It took more than an hour just to summarize the reasons why the Santa Margarita Ranch housing project should not be built. No final decision was reached.
SLO County supervisors worked well past their usual quitting time on Nov. 4 in order to simply begin the appeal hearing process. The 111-unit agricultural cluster subdivision a few miles from Santa Margarita has been mired in controversy and fraught with problems since it was proposed.
The Planning Commission eventually denied the project on Oct. 9 after weeks of argument and political infighting. If the first appeal hearing was any foreshadowing, then the project owners still have a long road ahead.
The project staff report is nearly 1,000 pages and growing. Ranch owners put together a 38-page appeal of the Planning Commission’s denial, which the staff broke down into 11 major issues. During the brief time available for the appeal hearing, the team of staff working on Santa Margarita Ranch laid out reasons why the appeal was unfounded and effectively why the project went against county land-use policies.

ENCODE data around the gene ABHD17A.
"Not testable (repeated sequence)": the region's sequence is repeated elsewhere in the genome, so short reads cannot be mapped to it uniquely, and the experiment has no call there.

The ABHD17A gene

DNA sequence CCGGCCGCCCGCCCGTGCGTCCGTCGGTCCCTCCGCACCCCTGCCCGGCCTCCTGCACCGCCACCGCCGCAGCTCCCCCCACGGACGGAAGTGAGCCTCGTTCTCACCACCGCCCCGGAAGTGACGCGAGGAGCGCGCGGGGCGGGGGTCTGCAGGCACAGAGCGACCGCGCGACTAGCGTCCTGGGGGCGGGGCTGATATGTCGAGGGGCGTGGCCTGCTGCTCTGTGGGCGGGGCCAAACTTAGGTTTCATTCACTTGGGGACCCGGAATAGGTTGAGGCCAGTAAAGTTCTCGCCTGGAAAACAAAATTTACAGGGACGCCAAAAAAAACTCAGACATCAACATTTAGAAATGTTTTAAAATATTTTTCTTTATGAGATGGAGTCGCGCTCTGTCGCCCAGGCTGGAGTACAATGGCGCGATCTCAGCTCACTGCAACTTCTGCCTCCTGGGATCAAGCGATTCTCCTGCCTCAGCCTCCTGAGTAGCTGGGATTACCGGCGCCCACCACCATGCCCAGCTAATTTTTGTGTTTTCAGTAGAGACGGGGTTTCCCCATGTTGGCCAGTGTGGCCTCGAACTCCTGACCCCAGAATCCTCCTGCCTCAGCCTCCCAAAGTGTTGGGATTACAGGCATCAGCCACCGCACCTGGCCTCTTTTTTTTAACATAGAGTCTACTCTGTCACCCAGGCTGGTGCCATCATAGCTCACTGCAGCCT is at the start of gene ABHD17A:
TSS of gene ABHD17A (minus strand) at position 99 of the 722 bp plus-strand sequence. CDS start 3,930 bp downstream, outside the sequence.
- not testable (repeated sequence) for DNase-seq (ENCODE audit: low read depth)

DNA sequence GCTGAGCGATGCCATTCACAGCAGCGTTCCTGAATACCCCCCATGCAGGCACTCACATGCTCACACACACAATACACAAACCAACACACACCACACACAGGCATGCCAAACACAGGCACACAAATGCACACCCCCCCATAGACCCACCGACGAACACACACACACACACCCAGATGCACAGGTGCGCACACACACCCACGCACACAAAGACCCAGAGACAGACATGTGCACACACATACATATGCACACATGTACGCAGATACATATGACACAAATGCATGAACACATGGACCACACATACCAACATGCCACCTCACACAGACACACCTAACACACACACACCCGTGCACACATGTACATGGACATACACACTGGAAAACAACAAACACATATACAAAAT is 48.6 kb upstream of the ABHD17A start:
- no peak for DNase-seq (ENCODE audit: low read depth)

“There is really not an existing development within the county that is comparable to Santa Margarita Ranch,” Environmental Specialist Lynda Auchinachie said.
If built, this Santa Margarita Ranch development would increase the town’s population by about 25 percent, staff members said. Ag cluster developments have historically compacted the residential development in a tight group with large areas of open space surrounding. Santa Margarita Ranch spreads its 111 lots over 676 acres with small alleyways of grazing land in between. But staff said cattle—large skittish animals—and humans often don’t live well together.
They also reported on the 11 unavoidable environmental impacts that included 1,154 additional car trips per day, building over native habitats, and urbanizing a historically agricultural area. At a previous meeting, a planner working on the project said Santa Margarita Ranch had more unavoidable impacts than any other project he had seen come through SLO County.
The board crammed the appeal hearing at the last minute so there was no opportunity for public comment. But even two hours after the 5 p.m. adjournment time, the room was still packed with people and about two hours of public comment are expected at the next hearing. The hearing will continue on Nov. 18, although it is still unclear whether there will be enough time for supervisors to make a decision or be forced to continue it again.